Police and animal control officers did not have to look too far to find loose or unregistered dogs as they patrolled the Rock Hole area Wednesday.
Amid a rise in “ferocious dog” attacks, both on humans and other pets, police have partnered with the Department of Agriculture to go into impacted neighborhoods to preach a message about responsible dog ownership.
Some of the animals they encountered did not appear too ferocious. One puppy wandered out of its driveway to greet the officers. In other homes, muscular dogs strained against leashes or sheltered in kennels, unconcerned by the officers’ presence.
Despite the relative calm, many of the dogs were unregistered and several of them were unleashed.
Even the most passive dog can be a problem in the wrong situation, according to Acting Sergeant Jonathan Kern, who is leading the joint operation along with the DOA’s Animal Control Officer Erik Bodden.
The two men, accompanied by staff from the DOA, handed out pamphlets to owners in the neighborhood, registered dogs on the spot and gave advice to pet owners.
Sergeant Kern said there had been a significant rise in incidents involving stray or loose dogs over the past few months. He said it was important that pet owners kept their dogs under control and under their care, rather than letting them roam.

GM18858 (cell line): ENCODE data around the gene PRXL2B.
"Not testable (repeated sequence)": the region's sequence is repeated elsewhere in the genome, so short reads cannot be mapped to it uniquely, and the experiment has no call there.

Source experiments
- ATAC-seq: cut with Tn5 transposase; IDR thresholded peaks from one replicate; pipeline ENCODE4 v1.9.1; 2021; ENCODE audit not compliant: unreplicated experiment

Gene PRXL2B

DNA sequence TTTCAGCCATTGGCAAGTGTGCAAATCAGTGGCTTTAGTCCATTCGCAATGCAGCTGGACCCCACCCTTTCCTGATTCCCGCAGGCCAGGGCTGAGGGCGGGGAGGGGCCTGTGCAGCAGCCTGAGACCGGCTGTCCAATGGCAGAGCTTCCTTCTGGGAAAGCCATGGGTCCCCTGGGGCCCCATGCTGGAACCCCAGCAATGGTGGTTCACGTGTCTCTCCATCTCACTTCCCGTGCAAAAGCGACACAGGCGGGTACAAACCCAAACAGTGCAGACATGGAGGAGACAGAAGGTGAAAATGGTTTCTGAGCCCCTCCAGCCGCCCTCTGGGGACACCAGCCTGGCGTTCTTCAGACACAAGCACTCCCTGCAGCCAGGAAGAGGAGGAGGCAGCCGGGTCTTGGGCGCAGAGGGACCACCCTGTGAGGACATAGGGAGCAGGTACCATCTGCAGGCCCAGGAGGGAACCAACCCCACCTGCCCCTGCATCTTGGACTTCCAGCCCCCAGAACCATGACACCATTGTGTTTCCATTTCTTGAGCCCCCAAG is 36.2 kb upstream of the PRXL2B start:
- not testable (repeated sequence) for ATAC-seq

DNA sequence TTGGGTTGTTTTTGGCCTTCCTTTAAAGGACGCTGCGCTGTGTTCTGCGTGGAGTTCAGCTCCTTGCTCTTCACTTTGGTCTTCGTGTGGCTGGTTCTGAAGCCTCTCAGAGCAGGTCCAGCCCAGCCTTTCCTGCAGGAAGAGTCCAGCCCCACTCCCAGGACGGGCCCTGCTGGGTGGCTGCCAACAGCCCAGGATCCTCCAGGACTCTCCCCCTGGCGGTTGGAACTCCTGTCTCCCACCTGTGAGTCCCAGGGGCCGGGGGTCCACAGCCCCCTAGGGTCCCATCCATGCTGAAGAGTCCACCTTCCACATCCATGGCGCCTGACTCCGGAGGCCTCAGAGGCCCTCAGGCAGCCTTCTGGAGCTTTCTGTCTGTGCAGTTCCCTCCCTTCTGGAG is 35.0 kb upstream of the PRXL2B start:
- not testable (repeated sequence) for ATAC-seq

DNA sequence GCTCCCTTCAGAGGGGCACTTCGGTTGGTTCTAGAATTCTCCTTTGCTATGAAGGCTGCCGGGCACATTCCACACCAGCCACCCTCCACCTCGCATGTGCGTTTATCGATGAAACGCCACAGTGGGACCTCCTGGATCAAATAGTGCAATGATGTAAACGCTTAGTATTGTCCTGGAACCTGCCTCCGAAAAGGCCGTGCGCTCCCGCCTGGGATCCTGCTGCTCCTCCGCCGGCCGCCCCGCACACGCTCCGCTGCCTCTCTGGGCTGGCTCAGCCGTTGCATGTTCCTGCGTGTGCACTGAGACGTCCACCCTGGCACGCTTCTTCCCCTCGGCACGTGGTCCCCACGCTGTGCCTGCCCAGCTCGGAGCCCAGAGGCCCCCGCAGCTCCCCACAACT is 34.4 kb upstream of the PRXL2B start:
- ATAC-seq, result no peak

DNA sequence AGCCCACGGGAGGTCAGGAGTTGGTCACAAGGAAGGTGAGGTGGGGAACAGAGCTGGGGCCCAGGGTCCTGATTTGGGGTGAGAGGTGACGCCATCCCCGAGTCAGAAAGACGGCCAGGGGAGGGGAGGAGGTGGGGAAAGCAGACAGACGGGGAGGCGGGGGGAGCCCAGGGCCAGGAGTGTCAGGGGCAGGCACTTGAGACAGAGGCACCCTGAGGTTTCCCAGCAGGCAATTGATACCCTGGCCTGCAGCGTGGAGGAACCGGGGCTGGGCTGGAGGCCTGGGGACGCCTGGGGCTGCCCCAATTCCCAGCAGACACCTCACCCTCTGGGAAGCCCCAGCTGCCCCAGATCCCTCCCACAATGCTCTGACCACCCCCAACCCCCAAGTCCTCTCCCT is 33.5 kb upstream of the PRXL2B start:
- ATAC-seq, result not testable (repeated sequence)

“We are starting off with an education campaign on responsible dog ownership because we have had a worrying increase in the number of dog bites from stray and loose dogs, especially in the past week,” he said. “We want people to make sure they are taking care of their dogs properly.
“The biggest way to fix this problem is for every dog owner to take responsibility for their own dog. Then the problem goes away.
“It is not the dog’s responsibility to look after itself, but unfortunately it is the dog that will take the blame and face the consequences if there is an incident.”
He said it was mandatory for owners to register their dogs. That enables the DOA to trace stray dogs to an owner and also holds the owner legally accountable for their dogs.
“I think it is important that people realize we are here to educate and to give them a free opportunity to register their dogs,” Sergeant Kern added.
Mr. Bodden said the owners in Rock Hole had been receptive to the message, with several dogs registered on Wednesday morning. He said there would be an ongoing campaign to encourage people to take better care of and have more control over their animals.
“It is a partnership with the police,” he said. “We work closely with the community officers and where there is a problem we go into that neighborhood and see what we can do to educate and deal with these matters.”
Police and DOA were also handing out leaflets highlighting the legal responsibilities of dog owners to keep their animals leashed in public and otherwise confined within the owner’s property.
The leaflet also includes guidance for owners on their responsibilities to feed, provide shelter and protection for their animals and to avoid nuisance behavior, as well as what to do and who to call in case of a dog bite or other incident.